Just think of everything aquanauts can see and learn while living on the reef around the clock! Aquanauts become acclimated to the pressure at 62 feet below the ocean’s surface through a technique called saturation diving.
Osprey Reef in the Coral Sea
What would a coral reef expedition be without seeing a shark? Not very exciting! That’s unlikely to happen if you visit the Coral Sea, located between the northeastern end of Australia and the Solomon Islands.
This area is considered a biodiversity hotspot, with around 52 species of cartilaginous fish, including sharks. Sharks are cartilaginous fish because the only bones in a shark’s body are the jawbone and teeth.
The Shades of Sharks
Notice the sharks’ coloration—their dorsal (top) side is darker than their ventral (bottom) side. This is called countershading. The streamlined shape of their bodies helps them navigate through currents with speed and efficiency.
Across the globe, sharks are threatened due to shark finning. It’s estimated that more than 100 million sharks are killed each year for their fins, which are used in some cultures to make shark fin soup.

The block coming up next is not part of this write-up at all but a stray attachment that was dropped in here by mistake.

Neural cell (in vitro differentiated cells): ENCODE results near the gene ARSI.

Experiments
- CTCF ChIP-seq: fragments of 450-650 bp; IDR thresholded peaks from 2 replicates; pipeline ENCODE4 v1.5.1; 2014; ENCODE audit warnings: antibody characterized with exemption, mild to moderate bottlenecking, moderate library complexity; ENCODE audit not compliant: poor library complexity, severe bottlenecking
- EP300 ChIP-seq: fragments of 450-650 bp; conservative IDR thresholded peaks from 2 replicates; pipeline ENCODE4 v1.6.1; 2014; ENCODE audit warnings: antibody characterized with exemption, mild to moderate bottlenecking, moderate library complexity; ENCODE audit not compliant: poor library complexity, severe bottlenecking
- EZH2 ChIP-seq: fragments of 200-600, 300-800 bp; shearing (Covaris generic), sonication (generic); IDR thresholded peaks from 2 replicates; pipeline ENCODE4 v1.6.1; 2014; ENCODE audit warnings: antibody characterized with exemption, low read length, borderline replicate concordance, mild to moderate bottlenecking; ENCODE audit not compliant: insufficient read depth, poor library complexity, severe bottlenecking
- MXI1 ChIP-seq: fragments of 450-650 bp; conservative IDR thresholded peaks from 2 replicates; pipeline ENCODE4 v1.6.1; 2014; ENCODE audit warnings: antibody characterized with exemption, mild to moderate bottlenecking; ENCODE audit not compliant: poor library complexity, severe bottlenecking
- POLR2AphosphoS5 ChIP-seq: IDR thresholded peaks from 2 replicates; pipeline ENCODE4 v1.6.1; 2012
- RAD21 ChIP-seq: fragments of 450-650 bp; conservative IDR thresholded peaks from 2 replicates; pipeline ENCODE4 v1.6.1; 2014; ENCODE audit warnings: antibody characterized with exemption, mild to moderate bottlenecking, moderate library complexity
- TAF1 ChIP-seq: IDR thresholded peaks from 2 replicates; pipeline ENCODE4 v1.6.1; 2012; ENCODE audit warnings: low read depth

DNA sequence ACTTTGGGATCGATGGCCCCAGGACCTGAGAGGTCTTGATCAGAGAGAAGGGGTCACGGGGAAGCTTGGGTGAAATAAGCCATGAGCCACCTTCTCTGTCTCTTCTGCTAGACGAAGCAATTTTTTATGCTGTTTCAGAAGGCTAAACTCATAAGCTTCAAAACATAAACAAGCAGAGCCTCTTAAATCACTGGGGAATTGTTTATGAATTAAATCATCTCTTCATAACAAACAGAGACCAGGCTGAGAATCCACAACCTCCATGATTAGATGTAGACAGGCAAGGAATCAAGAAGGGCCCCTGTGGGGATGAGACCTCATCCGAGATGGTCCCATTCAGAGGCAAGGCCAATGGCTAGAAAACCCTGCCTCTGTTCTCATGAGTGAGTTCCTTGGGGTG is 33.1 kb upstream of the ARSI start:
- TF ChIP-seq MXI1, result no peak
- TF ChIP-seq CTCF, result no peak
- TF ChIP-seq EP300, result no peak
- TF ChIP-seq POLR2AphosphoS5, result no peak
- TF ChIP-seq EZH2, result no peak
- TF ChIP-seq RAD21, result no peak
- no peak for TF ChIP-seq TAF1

North of Hawaii, Tern Island is part of the French Frigate Shoals, which is the largest atoll in the Hawaiian Islands. Atolls are ring-shaped coral reefs that usually contain a lagoon in the center.
Tern Island is maintained by the Hawaiian Islands National Wildlife Refuge and the United States Fish and Wildlife Service, which actively prevents contaminating the breeding grounds for the terns that live on the island as well as seals.
Tern Island gets its name from the hundreds of thousands of seabirds that nest there. Some of the resident species include the sooty tern, the grey-backed tern, the brown noddy, the black noddy, the white tern, and the blue-grey noddy.
Tern Island contains a tiny airport, built by the U.S. Navy after the Battle of Midway during WWII. You can see the landing strip here. Planes coming from Hawaii and headed towards the Midway Atoll landed here from 1942–1946.
Pollution on East Island